Failure due to "trying to do too much in too little time" is often merely a symptom of the problem of MediocreManager?, which just a subset of the problem of MediocreTalent?, which in-turn is a subset of HopelessApproach?.

When I look back on my own failed projects I see squandered time rather than lack of time. I see projects that could easily have been built by a handful of good programmers in 6 months attempted unsuccessfully by legions of programmers, project managers, program managers, process managers, configuration managers, u.i. designers, business analysts, product marketing managers, directors, vice-presidents, etcetera, spending tens of thousands of hours squabbling in conference rooms and tens of thousands of hours producing never-to-be-read paperwork, in noisy five-acre cube farms, housed inside hermetically sealed buildings with stale air, cheap lighting, and bad coffee.

But I'm not bitter. :-) The dental plans were pretty good.


"Too busy mopping up to fix the leak" is another related expression. People become obsessed with testing and fixing, papering over the cracks, etc. Although the fundamental flaws are known, it's usually easier to justify a quick fix. -- BrianSyme

TooBusyBailingToFixTheLeak? sounds better.


One time I was brought in on a large project to perform triage and find out the reasons it was over a year late and nowhere near close to completing. The cause of my DilbertMoment: the first thing I asked for was the project plan, and after much squirming and avoidance they finally told me that they were so busy completing the projects (over 50 coders, heads down in the cubicles) that they had no time to update the project plan so it was about 9 months out of sync and had no bearing on reality. This is commonplace in my experience and usually results from lack of good project management skills on the part of the project leads.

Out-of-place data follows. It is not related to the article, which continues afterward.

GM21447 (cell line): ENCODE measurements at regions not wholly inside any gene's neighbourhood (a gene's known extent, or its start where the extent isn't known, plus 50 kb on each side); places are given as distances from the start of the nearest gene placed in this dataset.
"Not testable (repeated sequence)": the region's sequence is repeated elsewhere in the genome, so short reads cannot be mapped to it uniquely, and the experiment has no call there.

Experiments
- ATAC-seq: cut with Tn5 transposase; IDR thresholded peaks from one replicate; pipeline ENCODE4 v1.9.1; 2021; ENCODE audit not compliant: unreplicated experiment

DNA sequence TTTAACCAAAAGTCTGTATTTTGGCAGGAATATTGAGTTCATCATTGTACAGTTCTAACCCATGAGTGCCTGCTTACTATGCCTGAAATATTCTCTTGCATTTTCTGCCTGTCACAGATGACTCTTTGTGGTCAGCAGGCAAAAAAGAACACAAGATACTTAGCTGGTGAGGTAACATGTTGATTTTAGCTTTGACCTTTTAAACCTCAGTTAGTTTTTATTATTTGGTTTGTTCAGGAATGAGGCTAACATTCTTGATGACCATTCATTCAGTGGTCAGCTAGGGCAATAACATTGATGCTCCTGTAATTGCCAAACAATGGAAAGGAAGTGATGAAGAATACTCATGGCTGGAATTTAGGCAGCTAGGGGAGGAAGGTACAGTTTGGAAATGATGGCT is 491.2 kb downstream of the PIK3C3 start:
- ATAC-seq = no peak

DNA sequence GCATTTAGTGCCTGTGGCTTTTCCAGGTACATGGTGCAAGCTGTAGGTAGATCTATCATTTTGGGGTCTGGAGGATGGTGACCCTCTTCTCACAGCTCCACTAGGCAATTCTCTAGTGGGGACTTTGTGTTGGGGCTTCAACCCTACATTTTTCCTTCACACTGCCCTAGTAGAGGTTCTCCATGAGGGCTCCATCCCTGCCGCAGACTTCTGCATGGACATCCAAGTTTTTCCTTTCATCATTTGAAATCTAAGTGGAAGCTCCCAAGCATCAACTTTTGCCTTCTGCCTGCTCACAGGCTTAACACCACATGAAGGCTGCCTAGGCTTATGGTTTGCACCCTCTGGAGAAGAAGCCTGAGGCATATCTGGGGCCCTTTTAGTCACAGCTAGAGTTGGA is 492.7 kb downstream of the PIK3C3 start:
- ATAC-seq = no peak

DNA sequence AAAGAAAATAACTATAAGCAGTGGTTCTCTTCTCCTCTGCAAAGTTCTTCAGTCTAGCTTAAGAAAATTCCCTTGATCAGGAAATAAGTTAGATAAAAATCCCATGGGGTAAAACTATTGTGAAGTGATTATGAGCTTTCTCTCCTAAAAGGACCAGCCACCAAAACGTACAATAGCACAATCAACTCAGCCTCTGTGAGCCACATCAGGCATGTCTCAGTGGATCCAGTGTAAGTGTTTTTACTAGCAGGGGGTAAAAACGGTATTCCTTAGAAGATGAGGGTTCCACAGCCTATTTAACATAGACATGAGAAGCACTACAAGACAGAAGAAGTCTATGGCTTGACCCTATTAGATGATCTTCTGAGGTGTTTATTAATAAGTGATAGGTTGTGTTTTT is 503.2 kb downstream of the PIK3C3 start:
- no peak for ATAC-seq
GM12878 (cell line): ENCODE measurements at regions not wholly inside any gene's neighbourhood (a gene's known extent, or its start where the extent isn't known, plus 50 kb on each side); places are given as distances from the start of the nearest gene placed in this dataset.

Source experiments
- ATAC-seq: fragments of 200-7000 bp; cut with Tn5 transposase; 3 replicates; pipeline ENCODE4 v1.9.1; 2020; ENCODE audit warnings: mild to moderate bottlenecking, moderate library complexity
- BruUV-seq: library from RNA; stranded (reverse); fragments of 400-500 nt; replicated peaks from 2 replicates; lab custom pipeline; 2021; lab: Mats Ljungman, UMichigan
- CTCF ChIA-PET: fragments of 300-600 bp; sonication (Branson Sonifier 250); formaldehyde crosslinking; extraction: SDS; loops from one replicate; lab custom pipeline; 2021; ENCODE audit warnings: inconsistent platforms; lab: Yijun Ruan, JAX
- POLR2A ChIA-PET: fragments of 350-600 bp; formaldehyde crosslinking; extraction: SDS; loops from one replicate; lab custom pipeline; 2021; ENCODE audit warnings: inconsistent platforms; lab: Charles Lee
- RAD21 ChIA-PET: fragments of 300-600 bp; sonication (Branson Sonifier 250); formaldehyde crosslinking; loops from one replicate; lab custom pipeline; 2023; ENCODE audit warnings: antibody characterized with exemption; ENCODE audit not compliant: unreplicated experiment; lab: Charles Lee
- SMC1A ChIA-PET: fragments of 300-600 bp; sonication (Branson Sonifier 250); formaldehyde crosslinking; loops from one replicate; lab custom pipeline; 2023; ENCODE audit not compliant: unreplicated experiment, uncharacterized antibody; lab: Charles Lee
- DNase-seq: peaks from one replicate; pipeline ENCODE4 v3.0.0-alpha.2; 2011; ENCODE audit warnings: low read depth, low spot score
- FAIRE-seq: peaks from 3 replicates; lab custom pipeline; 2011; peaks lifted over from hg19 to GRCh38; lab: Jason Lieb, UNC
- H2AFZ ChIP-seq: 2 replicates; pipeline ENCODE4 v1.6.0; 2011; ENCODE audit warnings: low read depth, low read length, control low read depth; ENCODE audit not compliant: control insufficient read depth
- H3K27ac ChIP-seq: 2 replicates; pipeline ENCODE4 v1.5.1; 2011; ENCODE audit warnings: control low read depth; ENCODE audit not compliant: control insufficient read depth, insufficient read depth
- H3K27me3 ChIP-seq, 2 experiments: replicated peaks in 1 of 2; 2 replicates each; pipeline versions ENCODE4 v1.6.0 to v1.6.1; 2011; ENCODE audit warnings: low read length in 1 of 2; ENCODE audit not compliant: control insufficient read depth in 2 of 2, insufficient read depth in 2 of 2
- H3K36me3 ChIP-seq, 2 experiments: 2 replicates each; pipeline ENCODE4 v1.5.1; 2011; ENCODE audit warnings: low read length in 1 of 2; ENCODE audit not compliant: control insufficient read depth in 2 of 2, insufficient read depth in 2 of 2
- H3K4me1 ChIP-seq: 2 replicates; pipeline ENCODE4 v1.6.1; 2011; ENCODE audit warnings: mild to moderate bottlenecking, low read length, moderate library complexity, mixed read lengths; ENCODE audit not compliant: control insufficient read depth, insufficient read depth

From what I have seen, real project planning and management is thrown out the door because it fails to meet expectations and doesn't tell people want they want to know when they want to know it (PM usually tells you that you are in trouble after it's too late to do anything). One concept I have been interested in is ProjectVelocity, or the measurement of the rate at which scheduled events in the project are taking place. For example, if you are driving to New York at 60 miles an hour, and you have 60 miles to go you will naturally think you'll get there in an hour. But 3 miles away, you'll slow to 3 miles an hour and you'll still have an hour to go. Currently, most project management methods do not measure this and consequently often misforecast the time and effort that goes into a project, especially since software systems are prone to the "last 10% takes 90% of the time" syndrome. ProjectVelocity measurements can identify when things slow down soon after they happen and allow for more realistic forecasting. It's still not a panacea and will not help projects that are deep in the throes of a misguided attempt to finish the project through HeroicProgramming, but it's a start.